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11.4.

Aggravated kidnapping

West's Key Number Digest

West's Key Number Digest, Kidnapping 1 to 6

Legal Encyclopedias

C.J.S., Kidnapping §§ 1 to 7

Penal Code Section 20.04 defines aggravated kidnapping.[FN1] It is


essentially
abduction plus the requisite specific intent to commit one of the aggravating
factors, including holding for ransom or reward; using the victim as a shield
or
hostage; facilitating the commission of a felony, including escape; inflicting
bodily injury; violating sexually; terrorizing the victim or a third person; and
interfering with the performance of a governmental or political
function.[FN2] There
need be no completed effort with any of the aggravating factors; for
example, one is
guilty of aggravated kidnapping if one abducts with the intent to abuse the
victim
sexually—one need not commit the sexual act.[FN3]

Abduction is a continuing offense. Thus, a defendant need not have the


intent to
commit one of the aggravating factors at the commencement of the
abduction; if the
intent is formed at any time during the abduction before release, Section
20.04 is
satisfied.[FN4] Because the crux of aggravated kidnapping is the possibility
of
death or serious bodily injury to another, the Legislature included the six
aggravating circumstances to cover those situations where the possibility of
harm is
greatest. There is just as much likelihood of serious harm when the accused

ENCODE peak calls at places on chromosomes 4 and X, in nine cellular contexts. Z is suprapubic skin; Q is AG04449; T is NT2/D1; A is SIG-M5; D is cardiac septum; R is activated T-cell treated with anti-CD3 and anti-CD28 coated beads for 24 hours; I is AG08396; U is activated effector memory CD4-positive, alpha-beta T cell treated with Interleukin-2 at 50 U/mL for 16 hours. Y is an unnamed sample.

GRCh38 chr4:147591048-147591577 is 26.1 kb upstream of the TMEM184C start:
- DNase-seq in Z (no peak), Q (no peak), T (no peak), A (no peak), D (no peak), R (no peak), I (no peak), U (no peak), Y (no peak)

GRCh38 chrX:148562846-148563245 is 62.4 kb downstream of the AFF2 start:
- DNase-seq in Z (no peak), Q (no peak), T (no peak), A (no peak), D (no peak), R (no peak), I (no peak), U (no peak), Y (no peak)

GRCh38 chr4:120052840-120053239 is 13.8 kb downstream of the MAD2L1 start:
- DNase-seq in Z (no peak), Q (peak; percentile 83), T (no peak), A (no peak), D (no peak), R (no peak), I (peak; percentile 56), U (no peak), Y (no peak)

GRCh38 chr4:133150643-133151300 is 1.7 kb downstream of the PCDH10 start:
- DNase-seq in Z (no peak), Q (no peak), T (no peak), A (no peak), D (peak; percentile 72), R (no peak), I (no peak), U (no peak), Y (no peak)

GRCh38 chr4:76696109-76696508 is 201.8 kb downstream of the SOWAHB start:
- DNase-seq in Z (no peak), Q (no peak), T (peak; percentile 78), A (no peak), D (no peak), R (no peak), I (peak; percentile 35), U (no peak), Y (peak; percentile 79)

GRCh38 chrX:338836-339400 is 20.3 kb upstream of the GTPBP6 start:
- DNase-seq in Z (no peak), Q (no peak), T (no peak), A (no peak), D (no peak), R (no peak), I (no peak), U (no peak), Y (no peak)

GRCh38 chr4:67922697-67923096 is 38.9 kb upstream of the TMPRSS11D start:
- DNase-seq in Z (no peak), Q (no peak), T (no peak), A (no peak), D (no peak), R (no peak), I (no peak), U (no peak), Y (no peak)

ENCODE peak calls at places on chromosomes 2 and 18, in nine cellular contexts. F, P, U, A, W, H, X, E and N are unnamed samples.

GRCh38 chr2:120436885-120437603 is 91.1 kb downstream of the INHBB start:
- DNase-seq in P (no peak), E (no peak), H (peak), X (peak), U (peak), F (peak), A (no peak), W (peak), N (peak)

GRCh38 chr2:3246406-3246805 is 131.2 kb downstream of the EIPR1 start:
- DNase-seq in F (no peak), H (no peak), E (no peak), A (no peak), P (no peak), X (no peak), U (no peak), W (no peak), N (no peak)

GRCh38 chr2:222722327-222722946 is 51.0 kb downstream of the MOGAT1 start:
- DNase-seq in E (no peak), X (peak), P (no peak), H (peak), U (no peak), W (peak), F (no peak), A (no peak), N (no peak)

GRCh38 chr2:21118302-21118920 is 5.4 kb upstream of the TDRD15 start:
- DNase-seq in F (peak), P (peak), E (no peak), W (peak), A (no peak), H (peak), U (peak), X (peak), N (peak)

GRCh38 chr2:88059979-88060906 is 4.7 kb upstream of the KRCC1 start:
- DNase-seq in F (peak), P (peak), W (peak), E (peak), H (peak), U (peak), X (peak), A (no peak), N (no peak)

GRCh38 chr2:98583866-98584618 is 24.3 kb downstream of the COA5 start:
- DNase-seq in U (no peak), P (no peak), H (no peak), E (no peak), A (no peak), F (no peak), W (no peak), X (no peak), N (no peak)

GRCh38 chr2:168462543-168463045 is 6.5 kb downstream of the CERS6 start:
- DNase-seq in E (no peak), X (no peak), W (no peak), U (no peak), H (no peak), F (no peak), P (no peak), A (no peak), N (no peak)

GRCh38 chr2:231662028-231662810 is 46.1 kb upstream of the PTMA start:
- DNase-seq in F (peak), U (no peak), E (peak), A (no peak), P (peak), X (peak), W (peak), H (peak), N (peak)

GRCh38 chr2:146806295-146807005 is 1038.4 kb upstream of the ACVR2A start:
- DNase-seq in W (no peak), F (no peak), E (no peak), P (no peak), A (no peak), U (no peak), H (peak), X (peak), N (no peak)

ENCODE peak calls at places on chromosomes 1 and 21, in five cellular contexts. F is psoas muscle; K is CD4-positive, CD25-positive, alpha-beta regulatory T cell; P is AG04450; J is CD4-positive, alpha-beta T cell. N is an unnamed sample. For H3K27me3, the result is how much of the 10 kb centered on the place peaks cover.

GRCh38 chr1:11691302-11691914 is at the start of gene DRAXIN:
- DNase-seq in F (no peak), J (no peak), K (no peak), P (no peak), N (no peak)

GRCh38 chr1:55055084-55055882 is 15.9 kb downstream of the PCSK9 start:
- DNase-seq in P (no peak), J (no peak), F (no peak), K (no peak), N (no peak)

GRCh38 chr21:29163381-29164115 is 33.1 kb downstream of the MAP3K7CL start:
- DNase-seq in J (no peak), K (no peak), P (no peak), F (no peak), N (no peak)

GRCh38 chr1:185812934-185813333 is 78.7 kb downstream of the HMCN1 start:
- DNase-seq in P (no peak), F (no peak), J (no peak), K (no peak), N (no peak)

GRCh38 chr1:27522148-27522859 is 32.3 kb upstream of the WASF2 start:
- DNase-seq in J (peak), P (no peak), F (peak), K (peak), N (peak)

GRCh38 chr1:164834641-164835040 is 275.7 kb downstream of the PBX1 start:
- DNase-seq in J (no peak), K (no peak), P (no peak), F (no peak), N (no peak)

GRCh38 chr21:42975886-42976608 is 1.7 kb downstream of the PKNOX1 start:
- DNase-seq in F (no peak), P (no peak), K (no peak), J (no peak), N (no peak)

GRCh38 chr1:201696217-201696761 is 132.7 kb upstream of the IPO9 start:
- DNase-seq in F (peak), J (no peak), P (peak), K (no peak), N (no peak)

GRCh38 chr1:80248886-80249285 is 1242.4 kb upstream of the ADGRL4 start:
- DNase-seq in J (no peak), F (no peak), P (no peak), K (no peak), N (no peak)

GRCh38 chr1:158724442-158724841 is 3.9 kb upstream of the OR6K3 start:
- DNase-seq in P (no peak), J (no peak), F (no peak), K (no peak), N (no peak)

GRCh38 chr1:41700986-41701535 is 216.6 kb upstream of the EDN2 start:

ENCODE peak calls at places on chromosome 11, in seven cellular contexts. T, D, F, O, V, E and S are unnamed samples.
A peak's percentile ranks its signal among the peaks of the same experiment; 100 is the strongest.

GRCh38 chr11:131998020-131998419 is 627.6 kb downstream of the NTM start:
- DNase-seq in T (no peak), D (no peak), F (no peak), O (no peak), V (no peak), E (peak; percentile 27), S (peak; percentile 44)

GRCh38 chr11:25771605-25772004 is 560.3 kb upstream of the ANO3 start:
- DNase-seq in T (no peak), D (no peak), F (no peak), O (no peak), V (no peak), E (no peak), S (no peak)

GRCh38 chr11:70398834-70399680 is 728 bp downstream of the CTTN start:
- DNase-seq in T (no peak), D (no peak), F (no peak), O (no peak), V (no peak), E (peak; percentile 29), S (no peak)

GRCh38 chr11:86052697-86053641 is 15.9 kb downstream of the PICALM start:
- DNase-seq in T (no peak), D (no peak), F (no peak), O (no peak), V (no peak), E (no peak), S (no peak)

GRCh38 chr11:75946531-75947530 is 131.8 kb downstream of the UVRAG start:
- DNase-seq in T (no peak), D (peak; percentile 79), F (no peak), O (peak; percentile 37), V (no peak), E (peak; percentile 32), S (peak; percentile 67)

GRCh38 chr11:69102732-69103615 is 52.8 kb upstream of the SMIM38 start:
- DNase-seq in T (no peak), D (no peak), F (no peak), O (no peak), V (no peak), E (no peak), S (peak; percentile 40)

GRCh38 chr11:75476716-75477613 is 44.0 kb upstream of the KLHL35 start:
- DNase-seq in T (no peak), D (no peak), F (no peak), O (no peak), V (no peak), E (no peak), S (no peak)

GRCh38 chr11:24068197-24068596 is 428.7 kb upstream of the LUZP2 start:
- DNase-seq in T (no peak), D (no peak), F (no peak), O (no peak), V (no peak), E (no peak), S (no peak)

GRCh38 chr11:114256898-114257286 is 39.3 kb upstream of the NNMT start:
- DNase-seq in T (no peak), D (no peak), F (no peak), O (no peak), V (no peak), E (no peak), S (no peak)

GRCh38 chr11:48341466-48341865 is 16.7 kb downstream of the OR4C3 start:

forms
the intent to commit the aggravating factor some time after the abduction
commences
as there is where the accused has such intentions at the very moment the
abduction
begins.[FN5]

The use of a victim as a hostage is sufficient to satisfy Section 20.04 even if


the
defendant has an overall noncriminal intent or objective. There need be no
showing
that the defendant was engaged in the commission of an underlying crime.
The essence
of this subsection is the risk to a victim placed in danger in order to protect
the
defendant.[FN6]

The use of a kidnapping victim to facilitate the commission of or escape


from a
felony is clearly intended to cover any abduction that has an effect of
making the
commission of the intended felony easier. Thus, it is sufficient if the
defendant
uses the victim to secure admission into a home for the purpose of
committing
burglary or if the defendant uses a store clerk to help make the defendant's
escape
from a robbery more likely.[FN7]

If Subsection (4)—the intent to inflict bodily injury or abuse on the victim or


to
violate sexually—is alleged, the proscribed conduct is abduction with the
intent to
commit some physical act of bodily injury or a nonconsensual act upon the
victim.
There need be no showing that the injury or act was actually committed or
even
attempted.[FN8] It is, however, mandatory that the intended sexual act be a
nonconsensual one.[FN9]

If the state elects to prove that the defendant intended to terrorize the victim
or
a third person, under Subsection (5), it is not sufficient to merely show that
the
victim was frightened. Such a reaction is considered a natural reaction to
being
victimized by any criminal act; without more, a victim's fear is not sufficient
to
satisfy this subsection.[FN10] Although the term “terrorize” is not defined,
some
courts have resorted to the offense of Terroristic Threat, Penal Code Section